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This article is from the Dictionary of North Carolina Biography, 6 volumes, edited by William S. Powell. Copyright ©1979-1996 by the University of North Carolina Press. Used by permission of the publisher. For personal use and not for further distribution. Please submit permission requests for other use directly to the publisher.

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Hall, John

by Elizabeth W. Manning, 1988; Revised by SLNC Government and Heritage Library, March 2023

31 May 1767–29 Jan. 1833

John Hall. Image courtesy of the North Carolina Digital Collections. John Hall, justice of the North Carolina Supreme Court at the time of its organization in 1818, was born in Augusta County, Va. His father, Edward Hall, a native of Ireland, settled in Pennsylvania about 1736 but later made his home in Virginia. In the spring of 1744 Edward married Eleanor Stuart, a daughter of Archibald Stuart, Sr., of the noted family that produced Judge Archibald Stuart, Jr., the Honorable A. H. H. Stuart of President Fillmore's cabinet, and General J. E. B. Stuart of the Confederate Army.

After due preparation John Hall entered William and Mary College. He then studied law at Staunton, Va., under his kinsman, Judge Archibald Stuart, for whom he cherished an ardent gratitude and later named a son. At about age twenty-five, Hall, having completed his legal studies, settled in Warrenton, N.C., where he remained throughout his life. 

In 1800, Hall took his seat on the Superior Court bench, a position he held until 1818, when he became one of the justices of the newly established North Carolina Supreme Court. Upon the organization of this court on 1 Jan. 1818, John Louis Taylor was appointed chief justice with Leonard Henderson and John Hall as associate justices. The court first sat for the dispatch of business on 1 Jan. 1819. Hall remained on the bench until December 1832, when he resigned because of ill health. In 1829, he was chosen one of the presidential electors from North Carolina. Although his position on the court prevented his active participation in the political campaigns of the day, he was a pronounced Jeffersonian Democrat. He was also a Mason and Senior Grand Warden from 1802 to 1805, and was also Grand Master of Masons for the state of North Carolina from 1805 until 1807.

Hall married Mary Weldon, the daughter of William Weldon and granddaughter of Lieutenant Colonel Samuel Weldon, an officer of North Carolina militia during the American Revolution. By her he left a large number of children, including Dr. Issac Hall, a physician in Warrenton and later of Pittsboro, who married Eliza, the daughter of Peter Evans, and Judge Edward Hall, who occupied a seat on the Superior Court bench in 1840–41.

Hall was also an enslaver. The amount of people that Hall enslaved varied throughout his life. According to the 1800 census, Hall was the enslaver of 19 people. By the 1820 census, Hall was the enslaver of 34 people. By 1830, the last census before Hall's death, he was listed as the enslaver of 33 people. Lastly, Hall's will (dated January 13, 1833) also names many of the people he enslaved explicitly. Lizzie, Eliza, Nat, Nancy, Peter, Polly, Everia, Fanny, Mary, Celia, Frances, Henry, Trim Lefeve, Isaac, Hannah, James, Martha, Ivauna, Thomas, and Alice are all named among those that were enslaved by Hall.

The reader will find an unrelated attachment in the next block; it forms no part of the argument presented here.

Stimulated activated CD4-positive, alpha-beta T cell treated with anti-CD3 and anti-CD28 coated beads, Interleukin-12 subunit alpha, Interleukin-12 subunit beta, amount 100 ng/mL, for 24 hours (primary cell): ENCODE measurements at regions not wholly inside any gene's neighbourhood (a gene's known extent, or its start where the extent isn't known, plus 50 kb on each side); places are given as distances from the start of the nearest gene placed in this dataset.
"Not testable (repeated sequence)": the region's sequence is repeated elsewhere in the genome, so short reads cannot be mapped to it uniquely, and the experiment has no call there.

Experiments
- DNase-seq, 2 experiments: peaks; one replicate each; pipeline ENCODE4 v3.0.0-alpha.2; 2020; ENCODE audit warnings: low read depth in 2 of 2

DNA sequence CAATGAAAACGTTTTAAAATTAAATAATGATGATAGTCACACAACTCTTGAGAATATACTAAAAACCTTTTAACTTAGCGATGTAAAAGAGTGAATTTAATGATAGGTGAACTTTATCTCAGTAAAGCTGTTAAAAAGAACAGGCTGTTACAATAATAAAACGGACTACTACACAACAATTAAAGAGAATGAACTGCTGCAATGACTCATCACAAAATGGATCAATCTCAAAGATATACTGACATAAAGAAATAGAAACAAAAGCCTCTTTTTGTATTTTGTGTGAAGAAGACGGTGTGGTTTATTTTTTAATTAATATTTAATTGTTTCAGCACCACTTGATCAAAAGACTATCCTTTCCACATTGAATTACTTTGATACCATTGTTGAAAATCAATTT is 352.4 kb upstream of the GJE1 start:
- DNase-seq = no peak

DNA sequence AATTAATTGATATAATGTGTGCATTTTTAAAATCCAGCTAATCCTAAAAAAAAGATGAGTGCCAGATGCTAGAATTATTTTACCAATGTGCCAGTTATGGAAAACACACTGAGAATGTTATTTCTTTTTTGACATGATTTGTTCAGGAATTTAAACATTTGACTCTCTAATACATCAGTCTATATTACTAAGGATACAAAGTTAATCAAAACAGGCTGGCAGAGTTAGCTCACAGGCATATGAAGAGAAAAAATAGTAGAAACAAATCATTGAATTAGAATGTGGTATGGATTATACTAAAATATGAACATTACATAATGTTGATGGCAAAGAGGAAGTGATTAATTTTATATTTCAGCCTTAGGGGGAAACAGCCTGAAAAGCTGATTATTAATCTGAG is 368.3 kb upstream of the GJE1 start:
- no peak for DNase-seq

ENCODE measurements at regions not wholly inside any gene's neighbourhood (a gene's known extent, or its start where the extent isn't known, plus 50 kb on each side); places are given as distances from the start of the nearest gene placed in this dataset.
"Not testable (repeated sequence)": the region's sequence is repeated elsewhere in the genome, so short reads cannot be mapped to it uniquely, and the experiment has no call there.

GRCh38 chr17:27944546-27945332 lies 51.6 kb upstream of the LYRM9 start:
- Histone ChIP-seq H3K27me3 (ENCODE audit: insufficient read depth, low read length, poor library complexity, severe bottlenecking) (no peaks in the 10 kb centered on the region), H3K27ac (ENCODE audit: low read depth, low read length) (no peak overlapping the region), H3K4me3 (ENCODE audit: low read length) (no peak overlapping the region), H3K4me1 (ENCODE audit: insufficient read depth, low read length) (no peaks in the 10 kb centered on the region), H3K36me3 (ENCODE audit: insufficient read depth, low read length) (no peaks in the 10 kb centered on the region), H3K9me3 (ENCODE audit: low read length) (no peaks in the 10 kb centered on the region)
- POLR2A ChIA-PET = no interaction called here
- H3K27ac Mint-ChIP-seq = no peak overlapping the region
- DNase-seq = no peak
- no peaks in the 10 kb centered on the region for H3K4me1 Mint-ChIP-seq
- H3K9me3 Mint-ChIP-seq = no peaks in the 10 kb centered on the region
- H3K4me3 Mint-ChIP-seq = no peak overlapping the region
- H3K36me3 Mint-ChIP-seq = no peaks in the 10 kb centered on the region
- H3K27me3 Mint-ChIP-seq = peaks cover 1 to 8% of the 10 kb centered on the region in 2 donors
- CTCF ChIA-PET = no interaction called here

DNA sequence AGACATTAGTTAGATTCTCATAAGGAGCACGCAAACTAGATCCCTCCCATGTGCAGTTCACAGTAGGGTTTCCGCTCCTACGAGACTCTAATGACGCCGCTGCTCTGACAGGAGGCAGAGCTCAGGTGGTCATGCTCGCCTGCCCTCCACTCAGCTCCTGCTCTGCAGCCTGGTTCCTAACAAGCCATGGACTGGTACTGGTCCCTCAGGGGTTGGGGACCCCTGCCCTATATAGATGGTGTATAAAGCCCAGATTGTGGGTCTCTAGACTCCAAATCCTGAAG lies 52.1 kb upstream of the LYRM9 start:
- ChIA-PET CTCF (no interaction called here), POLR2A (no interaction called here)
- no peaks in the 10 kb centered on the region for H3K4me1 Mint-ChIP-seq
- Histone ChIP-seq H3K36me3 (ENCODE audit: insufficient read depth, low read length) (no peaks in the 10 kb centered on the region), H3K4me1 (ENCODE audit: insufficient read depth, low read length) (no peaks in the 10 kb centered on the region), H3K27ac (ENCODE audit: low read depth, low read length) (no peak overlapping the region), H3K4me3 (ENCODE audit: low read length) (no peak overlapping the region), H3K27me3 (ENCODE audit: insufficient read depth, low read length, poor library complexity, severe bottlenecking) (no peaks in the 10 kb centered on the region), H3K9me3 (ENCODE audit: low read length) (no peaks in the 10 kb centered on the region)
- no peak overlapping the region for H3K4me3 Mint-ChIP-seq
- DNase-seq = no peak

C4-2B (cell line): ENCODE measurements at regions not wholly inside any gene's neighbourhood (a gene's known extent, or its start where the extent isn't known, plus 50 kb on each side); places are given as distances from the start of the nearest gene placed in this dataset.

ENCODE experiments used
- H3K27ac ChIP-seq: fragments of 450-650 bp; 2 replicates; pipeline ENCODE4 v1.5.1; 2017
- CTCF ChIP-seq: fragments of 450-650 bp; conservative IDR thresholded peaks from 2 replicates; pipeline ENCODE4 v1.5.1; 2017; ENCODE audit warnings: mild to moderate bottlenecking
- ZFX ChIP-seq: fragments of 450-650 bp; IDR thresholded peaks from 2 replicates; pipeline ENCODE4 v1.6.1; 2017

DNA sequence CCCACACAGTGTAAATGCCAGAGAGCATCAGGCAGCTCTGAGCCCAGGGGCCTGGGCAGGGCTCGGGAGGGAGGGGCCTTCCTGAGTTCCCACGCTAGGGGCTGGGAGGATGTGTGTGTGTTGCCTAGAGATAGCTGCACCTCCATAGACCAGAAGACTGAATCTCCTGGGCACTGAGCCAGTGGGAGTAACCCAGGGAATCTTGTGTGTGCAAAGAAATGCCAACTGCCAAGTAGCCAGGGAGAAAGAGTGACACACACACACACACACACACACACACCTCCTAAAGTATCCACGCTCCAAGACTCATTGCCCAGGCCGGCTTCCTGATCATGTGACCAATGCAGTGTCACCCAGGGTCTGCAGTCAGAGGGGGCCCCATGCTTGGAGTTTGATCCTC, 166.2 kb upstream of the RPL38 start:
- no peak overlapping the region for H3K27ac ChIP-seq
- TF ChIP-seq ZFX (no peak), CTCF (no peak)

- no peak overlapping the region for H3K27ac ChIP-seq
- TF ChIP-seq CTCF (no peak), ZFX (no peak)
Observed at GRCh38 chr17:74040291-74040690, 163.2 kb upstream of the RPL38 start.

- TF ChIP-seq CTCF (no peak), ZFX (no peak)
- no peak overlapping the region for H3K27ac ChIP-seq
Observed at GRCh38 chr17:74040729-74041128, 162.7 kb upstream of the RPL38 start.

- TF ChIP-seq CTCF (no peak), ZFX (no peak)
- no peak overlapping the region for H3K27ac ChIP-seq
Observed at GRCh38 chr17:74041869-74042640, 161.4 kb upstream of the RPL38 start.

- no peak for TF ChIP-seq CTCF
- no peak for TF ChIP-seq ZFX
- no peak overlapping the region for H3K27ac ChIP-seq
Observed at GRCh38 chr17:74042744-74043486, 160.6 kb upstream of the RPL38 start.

Hall initially was a Presbyterian, but he eventually joined the Episcopal church. He received its sacraments upon his death. Hall died on January 29, 1833 at age 65 from throat cancer. On January 31, when news of the death of Judge Hall reached Raleigh, a joint meeting of the bench and bar was held in honor of his memory. At this meeting Chief Justice Leonard Henderson presided, and William H. Haywood, Jr., afterwards a U.S. senator, acted as secretary. Among other resolutions it was resolved that, "in testimony of this respect and affection, we will wear the usual badge of mourning for thirty days." Hall was buried at the Hall Family Burial Ground in Warrenton.

An oil portrait of John Hall hangs in the Supreme Court, Raleigh, and another is owned by the Masonic Grand Lodge of North Carolina.


Samuel A. Ashe, ed., Biographical History of North Carolina, vol. 5 (1906).

"John Hall." Fifth Census of the United States. 1830. Warrenton, Warren, North Carolina. National Archives Microfilm Publication M19. Roll 125. FHL microfilm 18,091. Accessed March 10, 2023 from

"John Hall." Fourth Census of the United States. 1820. Warrenton Township, Warren, North Carolina. National Archives Microfilm Publication M32. Image 31 of 61. Accessed March 10, 2023 from

"John Hall." Second Census of the United States. 1800. Halifax, Warren, North Carolina. National Archives Microfilm Publication M32. Image 31 of 61. Accessed March 10, 2023 from

"John Hall." Wills and Estate Papers (Warren County), 1663-1978. North Carolina Division of Archives and History. 

Marshall De Lancey Haywood. 1906. The Beginnings of Freemasonry in North Carolina and Tennessee. Raleigh: Weaver & Lynch.

University of North Carolina University Magazine 9 (April 1860).

John H. Wheeler, Historical Sketches of North Carolina (1851).

Additional Resources:

"John Hall 1767-1833." N.C. Highway Historical Marker E-93, N.C. Office of Archives & History. (accessed June 13, 2013).

Image Credits:

John Hall. Image courtesy of the North Carolina Digital Collections. Available from (accessed June 13, 2013).

Origin - location: